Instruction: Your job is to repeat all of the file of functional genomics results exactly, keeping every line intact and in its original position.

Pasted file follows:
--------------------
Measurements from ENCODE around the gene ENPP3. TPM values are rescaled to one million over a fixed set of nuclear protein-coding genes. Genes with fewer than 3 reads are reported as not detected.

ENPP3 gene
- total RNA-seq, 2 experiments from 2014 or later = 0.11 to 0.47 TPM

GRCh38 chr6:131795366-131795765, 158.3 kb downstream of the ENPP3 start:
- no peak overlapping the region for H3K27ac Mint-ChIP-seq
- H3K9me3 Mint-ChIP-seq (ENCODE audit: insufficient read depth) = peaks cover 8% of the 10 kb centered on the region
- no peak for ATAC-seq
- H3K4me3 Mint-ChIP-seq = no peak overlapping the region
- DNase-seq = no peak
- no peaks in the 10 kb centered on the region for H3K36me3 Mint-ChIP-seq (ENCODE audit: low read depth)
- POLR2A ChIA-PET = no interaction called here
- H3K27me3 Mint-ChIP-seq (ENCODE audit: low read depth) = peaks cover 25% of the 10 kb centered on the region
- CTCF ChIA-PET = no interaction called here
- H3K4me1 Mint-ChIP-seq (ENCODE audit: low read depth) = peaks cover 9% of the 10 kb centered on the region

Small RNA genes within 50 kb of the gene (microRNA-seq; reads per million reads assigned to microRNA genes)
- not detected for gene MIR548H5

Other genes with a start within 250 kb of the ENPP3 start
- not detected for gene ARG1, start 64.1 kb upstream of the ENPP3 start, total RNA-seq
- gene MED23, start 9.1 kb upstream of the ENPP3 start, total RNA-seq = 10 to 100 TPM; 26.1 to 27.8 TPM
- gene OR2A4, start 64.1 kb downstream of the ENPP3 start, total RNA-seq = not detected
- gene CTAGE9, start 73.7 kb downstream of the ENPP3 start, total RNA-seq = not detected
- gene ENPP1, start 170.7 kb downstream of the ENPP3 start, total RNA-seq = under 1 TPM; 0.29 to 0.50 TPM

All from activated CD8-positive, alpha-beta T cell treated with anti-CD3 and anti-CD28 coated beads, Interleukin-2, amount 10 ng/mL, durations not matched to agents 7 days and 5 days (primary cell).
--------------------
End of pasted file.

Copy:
Measurements from ENCODE around the gene ENPP3. TPM values are rescaled to one million over a fixed set of nuclear protein-coding genes. Genes with fewer than 3 reads are reported as not detected.

ENPP3 gene
- total RNA-seq, 2 experiments from 2014 or later = 0.11 to 0.47 TPM

GRCh38 chr6:131795366-131795765, 158.3 kb downstream of the ENPP3 start:
- no peak overlapping the region for H3K27ac Mint-ChIP-seq
- H3K9me3 Mint-ChIP-seq (ENCODE audit: insufficient read depth) = peaks cover 8% of the 10 kb centered on the region
- no peak for ATAC-seq
- H3K4me3 Mint-ChIP-seq = no peak overlapping the region
- DNase-seq = no peak
- no peaks in the 10 kb centered on the region for H3K36me3 Mint-ChIP-seq (ENCODE audit: low read depth)
- POLR2A ChIA-PET = no interaction called here
- H3K27me3 Mint-ChIP-seq (ENCODE audit: low read depth) = peaks cover 25% of the 10 kb centered on the region
- CTCF ChIA-PET = no interaction called here
- H3K4me1 Mint-ChIP-seq (ENCODE audit: low read depth) = peaks cover 9% of the 10 kb centered on the region

Small RNA genes within 50 kb of the gene (microRNA-seq; reads per million reads assigned to microRNA genes)
- not detected for gene MIR548H5

Other genes with a start within 250 kb of the ENPP3 start
- not detected for gene ARG1, start 64.1 kb upstream of the ENPP3 start, total RNA-seq
- gene MED23, start 9.1 kb upstream of the ENPP3 start, total RNA-seq = 10 to 100 TPM; 26.1 to 27.8 TPM
- gene OR2A4, start 64.1 kb downstream of the ENPP3 start, total RNA-seq = not detected
- gene CTAGE9, start 73.7 kb downstream of the ENPP3 start, total RNA-seq = not detected
- gene ENPP1, start 170.7 kb downstream of the ENPP3 start, total RNA-seq = under 1 TPM; 0.29 to 0.50 TPM

All from activated CD8-positive, alpha-beta T cell treated with anti-CD3 and anti-CD28 coated beads, Interleukin-2, amount 10 ng/mL, durations not matched to agents 7 days and 5 days (primary cell).